no genuine dispute as to any material fact, and the movant is entitled to judgment as a
matter of law. Fed. R. Civ. P. 56(a). A fact is “material” when it is essential to the claim,
and the issues of fact are “genuine” if the proffered evidence permits a reasonable jury
to decide the issue in either party's favor. Haynes v. Level 3 Communs., 456 F.3d 1215,
1219 (10th Cir. 2006). The movant bears the initial burden of proof and must show the
lack of evidence on an essential element of the claim. Thom v. Bristol–Myers Squibb Co.,
353 F.3d 848, 851 (10th Cir. 2004) (citing Celotex Corp. v. Catrett, 477 U.S. 317, 322–23
(1986)). The nonmovant must then bring forth specific facts showing a genuine issue for
trial. Garrison v. Gambro, Inc., 428 F.3d 933, 935 (10th Cir. 2005). The court views all
evidence and reasonable inferences in the light most favorable to the nonmoving party.
LifeWise Master Funding v. Telebank, 374 F.3d 917, 927 (10th Cir. 2004).
Plaintiff contends he was discharged on account of his race. Under Title VII, it is
unlawful “to discharge any individual, or otherwise discriminate against any individual
with respect to his … conditions of employment, because of such individual’s … race.”
42 U.S.C. § 2000e-2(a)(1). In the absence of direct evidence of discriminatory intent, a
Title VII violation can be proved with circumstantial evidence. A plaintiff may prove
discriminatory intent by showing that “the challenged action took place under
circumstances giving rise to an inference of discrimination.” E.E.O.C. v. PVNF, L.L.C.,
487 F.3d 790, 800 (10th Cir. 2007). In analyzing such claims, the court uses the burdenshifting framework of McDonnell Douglas Corp. v. Green, 411 U.S. 792 (1973). Under
McDonnell Douglas, the plaintiff must first establish a prima facie case of discrimination.
If plaintiff does so, the employer must then identify legitimate, nondiscriminatory
reasons for its action. Finally, if the employer meets that burden, the plaintiff must then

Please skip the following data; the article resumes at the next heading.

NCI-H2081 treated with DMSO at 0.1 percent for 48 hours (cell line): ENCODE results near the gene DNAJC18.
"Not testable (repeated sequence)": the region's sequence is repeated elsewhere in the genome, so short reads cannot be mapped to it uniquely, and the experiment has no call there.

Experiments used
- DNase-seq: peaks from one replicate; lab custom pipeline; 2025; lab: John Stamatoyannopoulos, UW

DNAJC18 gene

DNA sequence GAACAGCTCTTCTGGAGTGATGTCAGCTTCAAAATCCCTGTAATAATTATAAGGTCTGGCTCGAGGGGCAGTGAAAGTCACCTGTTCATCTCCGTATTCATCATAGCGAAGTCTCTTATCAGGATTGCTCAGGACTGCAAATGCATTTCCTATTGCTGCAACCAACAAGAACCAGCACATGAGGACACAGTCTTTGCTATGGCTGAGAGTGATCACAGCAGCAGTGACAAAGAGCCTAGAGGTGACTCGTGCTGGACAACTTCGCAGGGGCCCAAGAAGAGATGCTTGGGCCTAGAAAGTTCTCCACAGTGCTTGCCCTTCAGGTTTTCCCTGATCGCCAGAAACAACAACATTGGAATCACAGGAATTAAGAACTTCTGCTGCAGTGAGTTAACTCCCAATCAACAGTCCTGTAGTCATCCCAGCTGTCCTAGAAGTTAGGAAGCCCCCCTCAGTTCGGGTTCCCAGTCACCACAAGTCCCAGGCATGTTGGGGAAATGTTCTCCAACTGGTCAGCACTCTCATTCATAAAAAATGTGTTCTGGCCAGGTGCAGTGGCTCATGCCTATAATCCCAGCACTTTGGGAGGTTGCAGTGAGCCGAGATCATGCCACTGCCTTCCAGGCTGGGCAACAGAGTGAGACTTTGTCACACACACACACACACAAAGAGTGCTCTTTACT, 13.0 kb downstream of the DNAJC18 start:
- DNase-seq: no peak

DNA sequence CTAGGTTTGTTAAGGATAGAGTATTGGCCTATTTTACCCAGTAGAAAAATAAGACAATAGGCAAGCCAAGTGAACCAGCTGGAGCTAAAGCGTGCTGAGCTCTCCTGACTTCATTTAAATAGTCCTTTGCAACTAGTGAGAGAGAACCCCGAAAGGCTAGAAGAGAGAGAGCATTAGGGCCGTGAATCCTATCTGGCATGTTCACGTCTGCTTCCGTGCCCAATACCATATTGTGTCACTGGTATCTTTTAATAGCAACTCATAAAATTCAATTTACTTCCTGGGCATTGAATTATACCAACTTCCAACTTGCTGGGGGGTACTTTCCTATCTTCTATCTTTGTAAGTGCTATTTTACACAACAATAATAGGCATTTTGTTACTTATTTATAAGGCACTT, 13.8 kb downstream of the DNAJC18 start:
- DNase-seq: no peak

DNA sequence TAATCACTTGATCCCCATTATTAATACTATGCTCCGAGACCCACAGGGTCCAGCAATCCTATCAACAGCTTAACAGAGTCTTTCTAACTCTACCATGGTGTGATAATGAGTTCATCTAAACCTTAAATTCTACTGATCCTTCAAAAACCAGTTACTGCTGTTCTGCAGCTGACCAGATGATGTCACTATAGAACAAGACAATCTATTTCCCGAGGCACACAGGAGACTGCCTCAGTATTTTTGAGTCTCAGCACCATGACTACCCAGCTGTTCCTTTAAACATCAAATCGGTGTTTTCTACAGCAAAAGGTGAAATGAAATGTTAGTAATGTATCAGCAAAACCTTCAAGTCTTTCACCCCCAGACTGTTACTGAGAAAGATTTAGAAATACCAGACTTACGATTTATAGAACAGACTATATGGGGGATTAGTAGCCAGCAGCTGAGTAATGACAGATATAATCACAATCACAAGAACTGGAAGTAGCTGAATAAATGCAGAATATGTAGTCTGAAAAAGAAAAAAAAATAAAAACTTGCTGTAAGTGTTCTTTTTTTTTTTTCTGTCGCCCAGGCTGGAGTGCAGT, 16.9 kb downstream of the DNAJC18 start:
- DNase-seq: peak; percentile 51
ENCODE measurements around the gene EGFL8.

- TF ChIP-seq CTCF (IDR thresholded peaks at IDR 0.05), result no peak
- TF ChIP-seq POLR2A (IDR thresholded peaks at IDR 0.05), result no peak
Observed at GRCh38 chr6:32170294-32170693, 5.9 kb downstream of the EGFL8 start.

establish that the employer's articulated reason was a pretext to mask unlawful
discrimination. McDonnell, 411 U.S. at 802–04.
SLS contends it is entitled to summary judgment because plaintiff fails to
establish a prima facie case of discrimination and because SLS’s stated reason for the
termination was non-discriminatory and plaintiff cites no evidence that it was a pretext
for discrimination. Because the court agrees with the latter argument, it need not
address the former one.
A plaintiff demonstrates pretext by producing evidence of “such weaknesses,
implausibilities, inconsistencies, incoherencies, or contradictions in the employer's
proffered legitimate reasons for its action that a reasonable factfinder could rationally
find them unworthy of credence and hence infer that the employer did not act for the
asserted non-discriminatory reasons.” Jaramillo v. Colo. Judicial Dept., 427 F.3d 1303, 1307
(10th Cir. 2005).
Plaintiff contends evidence of pretext exists because of the following. First, he
was fired on September 22, 2014, six days after the incident, but Geraldi was not fired
until over two weeks after the incident. Second, SLS allegedly failed to get a statement
from Gino Carillo, who according to plaintiff was “the only non-management witness
to the incident.” And third, plaintiff argues that the factual reasons for the termination
cited by McReynolds in his deposition have been contravened by plaintiff and are
unworthy of belief. Dkt. 39 at 17-18.
The discrepancy between the termination dates of plaintiff and Geraldi cannot
support an inference of pretext. The record shows that Human Resources recommended
plaintiff’s termination on September 22 and Geraldi’s termination on September 29.
Emails show that in between those two dates, McReynolds corresponded with HR
about the investigation and requested that Hawkins document Geraldi’s “toe tag”
comment. McReynolds subsequently approved Geraldi’s termination within a few days
of HR’s report and recommendation. This difference in termination dates, standing
alone, is trivial and cannot reasonably support an inference that SLS did not really
terminate plaintiff based upon his conduct in the September 16 incident.
SLS’s alleged failure to obtain a statement from eyewitness Gino Carillo likewise
cannot support a finding of pretext. Plaintiff cites no evidence that Carillo would offer a
materially different version of the incident or that it could affect SLS’s conclusion that